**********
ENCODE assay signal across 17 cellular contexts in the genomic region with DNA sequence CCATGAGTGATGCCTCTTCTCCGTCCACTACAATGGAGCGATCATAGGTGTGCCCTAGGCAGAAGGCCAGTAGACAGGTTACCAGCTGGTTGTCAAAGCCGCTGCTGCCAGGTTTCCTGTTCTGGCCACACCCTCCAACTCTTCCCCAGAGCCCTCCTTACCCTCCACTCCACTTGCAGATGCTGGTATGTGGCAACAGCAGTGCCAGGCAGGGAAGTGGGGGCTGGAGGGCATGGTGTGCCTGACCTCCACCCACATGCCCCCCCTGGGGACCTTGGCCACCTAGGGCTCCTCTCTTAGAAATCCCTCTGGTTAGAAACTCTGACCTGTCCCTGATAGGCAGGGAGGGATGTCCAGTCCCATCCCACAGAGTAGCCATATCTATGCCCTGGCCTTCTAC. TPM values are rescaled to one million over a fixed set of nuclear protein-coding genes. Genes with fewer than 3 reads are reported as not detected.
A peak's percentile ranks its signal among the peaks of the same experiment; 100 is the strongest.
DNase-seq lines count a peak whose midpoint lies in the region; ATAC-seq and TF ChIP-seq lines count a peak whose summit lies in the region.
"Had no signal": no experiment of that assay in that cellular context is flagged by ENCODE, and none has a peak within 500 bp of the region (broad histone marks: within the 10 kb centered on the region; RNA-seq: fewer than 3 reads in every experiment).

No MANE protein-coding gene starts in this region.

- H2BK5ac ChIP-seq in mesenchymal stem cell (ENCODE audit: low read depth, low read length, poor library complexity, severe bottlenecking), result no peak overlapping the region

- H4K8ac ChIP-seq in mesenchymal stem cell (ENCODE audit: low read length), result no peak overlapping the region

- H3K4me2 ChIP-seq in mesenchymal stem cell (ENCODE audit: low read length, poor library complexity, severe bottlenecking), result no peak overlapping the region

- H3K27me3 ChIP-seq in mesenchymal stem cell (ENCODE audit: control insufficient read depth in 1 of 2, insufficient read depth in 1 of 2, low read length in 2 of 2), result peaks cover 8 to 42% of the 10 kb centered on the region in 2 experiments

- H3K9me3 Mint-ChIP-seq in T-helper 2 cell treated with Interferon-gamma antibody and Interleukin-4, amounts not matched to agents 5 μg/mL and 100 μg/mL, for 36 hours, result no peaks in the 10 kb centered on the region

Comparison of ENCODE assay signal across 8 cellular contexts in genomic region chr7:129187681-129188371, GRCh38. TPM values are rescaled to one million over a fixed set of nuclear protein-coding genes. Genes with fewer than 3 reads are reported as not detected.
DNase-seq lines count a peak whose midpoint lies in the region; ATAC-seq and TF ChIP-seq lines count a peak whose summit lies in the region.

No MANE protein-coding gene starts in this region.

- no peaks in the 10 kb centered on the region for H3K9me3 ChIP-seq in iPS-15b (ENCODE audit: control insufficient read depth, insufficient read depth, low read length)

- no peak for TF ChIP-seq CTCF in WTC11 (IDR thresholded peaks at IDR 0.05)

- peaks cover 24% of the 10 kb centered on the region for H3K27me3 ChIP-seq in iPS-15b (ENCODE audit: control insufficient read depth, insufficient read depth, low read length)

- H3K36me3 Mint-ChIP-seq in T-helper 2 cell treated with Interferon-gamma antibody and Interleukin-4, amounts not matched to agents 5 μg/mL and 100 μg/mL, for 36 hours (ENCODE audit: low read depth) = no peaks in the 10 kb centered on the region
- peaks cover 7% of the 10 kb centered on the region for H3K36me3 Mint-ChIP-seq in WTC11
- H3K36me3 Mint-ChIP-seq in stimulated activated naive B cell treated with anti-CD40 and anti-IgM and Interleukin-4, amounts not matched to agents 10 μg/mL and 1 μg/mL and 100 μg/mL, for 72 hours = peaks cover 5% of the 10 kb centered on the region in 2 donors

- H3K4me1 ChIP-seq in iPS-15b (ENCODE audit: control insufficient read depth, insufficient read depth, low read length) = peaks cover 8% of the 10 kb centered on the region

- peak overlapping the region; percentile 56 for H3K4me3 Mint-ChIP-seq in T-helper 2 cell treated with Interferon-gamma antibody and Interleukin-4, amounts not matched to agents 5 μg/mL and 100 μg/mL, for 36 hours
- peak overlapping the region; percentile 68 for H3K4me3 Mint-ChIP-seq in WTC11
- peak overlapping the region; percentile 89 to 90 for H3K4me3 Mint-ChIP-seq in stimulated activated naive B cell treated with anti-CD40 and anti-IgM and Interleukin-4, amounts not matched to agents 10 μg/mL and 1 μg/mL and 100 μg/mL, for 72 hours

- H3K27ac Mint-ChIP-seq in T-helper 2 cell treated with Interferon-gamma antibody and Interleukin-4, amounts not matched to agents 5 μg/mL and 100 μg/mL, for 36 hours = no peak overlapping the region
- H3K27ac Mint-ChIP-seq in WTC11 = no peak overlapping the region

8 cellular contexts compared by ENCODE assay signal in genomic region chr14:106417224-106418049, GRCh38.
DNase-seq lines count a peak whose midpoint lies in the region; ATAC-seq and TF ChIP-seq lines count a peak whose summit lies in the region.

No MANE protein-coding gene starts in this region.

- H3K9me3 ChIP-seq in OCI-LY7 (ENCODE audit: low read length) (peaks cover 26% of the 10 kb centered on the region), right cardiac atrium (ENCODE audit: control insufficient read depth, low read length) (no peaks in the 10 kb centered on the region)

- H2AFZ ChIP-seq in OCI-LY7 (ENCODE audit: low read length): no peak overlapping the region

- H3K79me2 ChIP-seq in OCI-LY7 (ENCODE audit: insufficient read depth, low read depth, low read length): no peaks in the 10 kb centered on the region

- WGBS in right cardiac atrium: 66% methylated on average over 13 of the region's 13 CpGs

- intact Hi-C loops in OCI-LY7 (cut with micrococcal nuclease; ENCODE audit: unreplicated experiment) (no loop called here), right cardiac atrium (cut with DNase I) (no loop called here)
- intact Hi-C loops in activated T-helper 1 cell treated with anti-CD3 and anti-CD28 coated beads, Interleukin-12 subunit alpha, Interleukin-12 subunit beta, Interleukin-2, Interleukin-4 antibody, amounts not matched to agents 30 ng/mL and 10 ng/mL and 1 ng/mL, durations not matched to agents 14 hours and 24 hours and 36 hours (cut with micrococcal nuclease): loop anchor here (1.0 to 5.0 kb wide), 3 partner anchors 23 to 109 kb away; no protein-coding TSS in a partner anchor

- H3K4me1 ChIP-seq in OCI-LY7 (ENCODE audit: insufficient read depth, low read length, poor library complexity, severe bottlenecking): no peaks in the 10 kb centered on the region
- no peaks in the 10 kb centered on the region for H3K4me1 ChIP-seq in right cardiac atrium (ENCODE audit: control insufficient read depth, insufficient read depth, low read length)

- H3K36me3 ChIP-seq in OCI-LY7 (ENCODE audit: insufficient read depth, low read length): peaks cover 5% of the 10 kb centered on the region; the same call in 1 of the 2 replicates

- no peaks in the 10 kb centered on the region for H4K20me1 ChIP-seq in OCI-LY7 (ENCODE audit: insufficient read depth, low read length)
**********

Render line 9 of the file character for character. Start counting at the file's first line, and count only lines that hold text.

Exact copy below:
- H3K27me3 ChIP-seq in mesenchymal stem cell (ENCODE audit: control insufficient read depth in 1 of 2, insufficient read depth in 1 of 2, low read length in 2 of 2), result peaks cover 8 to 42% of the 10 kb centered on the region in 2 experiments